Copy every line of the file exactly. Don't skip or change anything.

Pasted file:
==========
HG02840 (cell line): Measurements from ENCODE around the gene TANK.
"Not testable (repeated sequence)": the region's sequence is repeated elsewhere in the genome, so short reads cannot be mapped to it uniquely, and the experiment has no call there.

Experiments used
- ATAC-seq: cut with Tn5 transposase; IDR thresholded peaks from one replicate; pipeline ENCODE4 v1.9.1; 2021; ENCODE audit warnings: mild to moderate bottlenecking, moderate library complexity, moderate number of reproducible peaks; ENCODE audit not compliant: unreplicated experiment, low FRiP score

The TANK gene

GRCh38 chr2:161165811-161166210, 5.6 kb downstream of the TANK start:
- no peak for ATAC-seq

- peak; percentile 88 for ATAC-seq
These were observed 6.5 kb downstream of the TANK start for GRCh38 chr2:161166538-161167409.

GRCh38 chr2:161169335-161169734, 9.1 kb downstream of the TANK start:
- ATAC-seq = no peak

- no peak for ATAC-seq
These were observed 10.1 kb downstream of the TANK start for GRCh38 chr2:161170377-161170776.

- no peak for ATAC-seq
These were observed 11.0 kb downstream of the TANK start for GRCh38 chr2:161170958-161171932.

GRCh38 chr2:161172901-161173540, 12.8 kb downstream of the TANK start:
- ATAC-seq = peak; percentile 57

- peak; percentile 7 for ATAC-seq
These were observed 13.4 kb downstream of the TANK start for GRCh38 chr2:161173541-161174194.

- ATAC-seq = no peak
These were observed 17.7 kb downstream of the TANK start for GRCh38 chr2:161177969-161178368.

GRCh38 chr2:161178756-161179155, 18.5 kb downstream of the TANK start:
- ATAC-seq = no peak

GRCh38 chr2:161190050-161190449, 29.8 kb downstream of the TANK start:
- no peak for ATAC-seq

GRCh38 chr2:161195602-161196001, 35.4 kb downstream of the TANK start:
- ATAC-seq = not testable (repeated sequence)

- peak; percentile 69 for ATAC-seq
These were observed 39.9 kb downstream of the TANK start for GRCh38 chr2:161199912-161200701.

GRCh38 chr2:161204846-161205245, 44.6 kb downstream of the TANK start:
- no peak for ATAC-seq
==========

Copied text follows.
HG02840 (cell line): Measurements from ENCODE around the gene TANK.
"Not testable (repeated sequence)": the region's sequence is repeated elsewhere in the genome, so short reads cannot be mapped to it uniquely, and the experiment has no call there.

Experiments used
- ATAC-seq: cut with Tn5 transposase; IDR thresholded peaks from one replicate; pipeline ENCODE4 v1.9.1; 2021; ENCODE audit warnings: mild to moderate bottlenecking, moderate library complexity, moderate number of reproducible peaks; ENCODE audit not compliant: unreplicated experiment, low FRiP score

The TANK gene

GRCh38 chr2:161165811-161166210, 5.6 kb downstream of the TANK start:
- no peak for ATAC-seq

- peak; percentile 88 for ATAC-seq
These were observed 6.5 kb downstream of the TANK start for GRCh38 chr2:161166538-161167409.

GRCh38 chr2:161169335-161169734, 9.1 kb downstream of the TANK start:
- ATAC-seq = no peak

- no peak for ATAC-seq
These were observed 10.1 kb downstream of the TANK start for GRCh38 chr2:161170377-161170776.

- no peak for ATAC-seq
These were observed 11.0 kb downstream of the TANK start for GRCh38 chr2:161170958-161171932.

GRCh38 chr2:161172901-161173540, 12.8 kb downstream of the TANK start:
- ATAC-seq = peak; percentile 57

- peak; percentile 7 for ATAC-seq
These were observed 13.4 kb downstream of the TANK start for GRCh38 chr2:161173541-161174194.

- ATAC-seq = no peak
These were observed 17.7 kb downstream of the TANK start for GRCh38 chr2:161177969-161178368.

GRCh38 chr2:161178756-161179155, 18.5 kb downstream of the TANK start:
- ATAC-seq = no peak

GRCh38 chr2:161190050-161190449, 29.8 kb downstream of the TANK start:
- no peak for ATAC-seq

GRCh38 chr2:161195602-161196001, 35.4 kb downstream of the TANK start:
- ATAC-seq = not testable (repeated sequence)

- peak; percentile 69 for ATAC-seq
These were observed 39.9 kb downstream of the TANK start for GRCh38 chr2:161199912-161200701.

GRCh38 chr2:161204846-161205245, 44.6 kb downstream of the TANK start:
- no peak for ATAC-seq